FIG. 7 is a block diagram of an embodiment of the recording/test pattern producing section 50 shown in FIG. 6. In FIG. 7, the identical components as those of FIG. 2 are denoted by the same reference numerals, and their description is omitted. As shown in FIG. 7, the recording/test pattern producing section 50 is configured by a color converting section 51, a test sample image storing section 52, a hue-changing-degree determining section 53, a sample number/printing medium name storing section 54, a sample number-hue changing degree storing section 55, the LUT storing section 12, the scanning pattern recording section 14, the γ converting section 15, the γ conversion table storing section 16, and the half-tone processing section 17. The functions of the blocks of the recording/test pattern producing section 50 may be realized by a program(s) that is stored in a ROM in the printing apparatus, or by loading such a program from a recording medium such as a CD-ROM to a computer that is connected to the printing apparatus.

Referring to FIG. 7, the test sample image storing section 52 stores image data of test samples which will be described later, and also sample numbers. The sample number/printing medium name storing section 54 stores names of printing media, and sample numbers corresponding to the names, and can further store the name of a new printing medium. The sample number-hue changing degree storing section 55 stores sample numbers and hue changing degrees corresponding to the sample names. The hue-changing-degree determining section 53 judges whether the test recording is necessary or not, and determines the hue changing degree which is required in the current recording process (printing process).

Each of test sample images stored in the test sample image storing section 52 includes colors (for example, red, blue, and green) in which a hue difference due to bidirectional printing easily appears, and is arranged at position where recording processes in both the forward and reverse directions, which use scanning patterns corresponding to recording modes, are performed. Also the sample numbers corresponding to hue changing degrees in recording of the test sample images are stored. In recording of the test sample images, the hue changing degree corresponding to the sample number stored in the sample number-hue changing degree storing section 55 is used.

The sample number-hue changing degree storing section 55 stores several hue changing degrees which are previously obtained by the developer of the printing apparatus, and which are centered at and around the hue changing degree of a specific printing medium that has average characteristics or that is most frequently used, among categories of printing media such as recycled paper, plain paper, special paper, glossy paper, and an OHP sheet. The sample number-hue changing degree storing section 55 stores also sample numbers corresponding to the hue changing degrees. Among printing media of the same category, the hue difference in bidirectional printing due to variations of the manufacture and lots are not so large. In the several hue changing degrees, therefore, there is a degree at which the hue difference can be reduced most effectively by the countermeasure against the hue variation due to bidirectional printing which has been described in the first embodiment.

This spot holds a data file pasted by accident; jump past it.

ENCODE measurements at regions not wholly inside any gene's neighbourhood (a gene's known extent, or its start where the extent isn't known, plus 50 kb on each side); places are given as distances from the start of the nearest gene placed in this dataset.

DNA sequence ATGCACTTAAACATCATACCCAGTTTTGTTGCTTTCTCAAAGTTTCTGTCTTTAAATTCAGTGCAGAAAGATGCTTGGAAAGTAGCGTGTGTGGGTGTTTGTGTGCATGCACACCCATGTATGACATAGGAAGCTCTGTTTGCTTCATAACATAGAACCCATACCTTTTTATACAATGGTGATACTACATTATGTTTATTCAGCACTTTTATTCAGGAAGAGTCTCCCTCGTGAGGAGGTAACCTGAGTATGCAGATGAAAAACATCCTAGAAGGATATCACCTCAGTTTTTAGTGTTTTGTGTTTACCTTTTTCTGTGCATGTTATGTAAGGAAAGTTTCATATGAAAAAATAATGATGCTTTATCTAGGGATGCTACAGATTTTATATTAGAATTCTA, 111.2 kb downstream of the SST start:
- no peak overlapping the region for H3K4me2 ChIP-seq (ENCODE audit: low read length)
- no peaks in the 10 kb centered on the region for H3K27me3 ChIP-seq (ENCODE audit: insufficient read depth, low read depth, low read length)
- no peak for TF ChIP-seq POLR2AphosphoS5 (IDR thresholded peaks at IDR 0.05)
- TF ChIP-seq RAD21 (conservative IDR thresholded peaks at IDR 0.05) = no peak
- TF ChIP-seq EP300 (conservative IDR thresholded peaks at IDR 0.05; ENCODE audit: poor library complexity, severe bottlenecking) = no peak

FIG. 9 is a conceptual diagram of an example of the test sample images. Referring to the figure, green, red, and blue images are formed with starting from the left columns. The upper half of one rectangle (referred to as patch) is printed in the forward direction, and the lower half is printed in the reverse direction. In the three patches in each horizontal row, countermeasures against the hue variation due to bidirectional printing and based on the same hue changing degree are taken. The alphabets in FIG. 9 are used as symbols for identifying a patch of hue variation in which the hue difference is most inconspicuous.

In the test samples in which the effects of the countermeasures against the hue variation are delicately different, there is a sample in which the hue difference in bidirectional printing is reduced most effectively. When the user of the printing apparatus selects the sample, it is possible to obtain the optimum hue changing degree. In the image data recording, a printing process is performed with using the hue changing degree and by the method used in the first embodiment, so that a countermeasures against the hue variation in bidirectional printing and based on the hue changing degree suitable for the printing medium can be taken.

Next, the operation of the embodiment will be described. First, a printing process is performed on a test sample image which is stored in the test sample image storing section 52 corresponding to the objective record mode and printing medium. The color converting section 51 of the recording/test pattern producing section 50 shown in FIG. 7 converts RGB image data of a test sample which is supplied from the test sample image storing section 52, from the three colors of RGB into the four colors of CMYK in accordance with the color conversion table of the LUT storing section 12. The converted data are supplied to the hue-changing-degree determining section 53.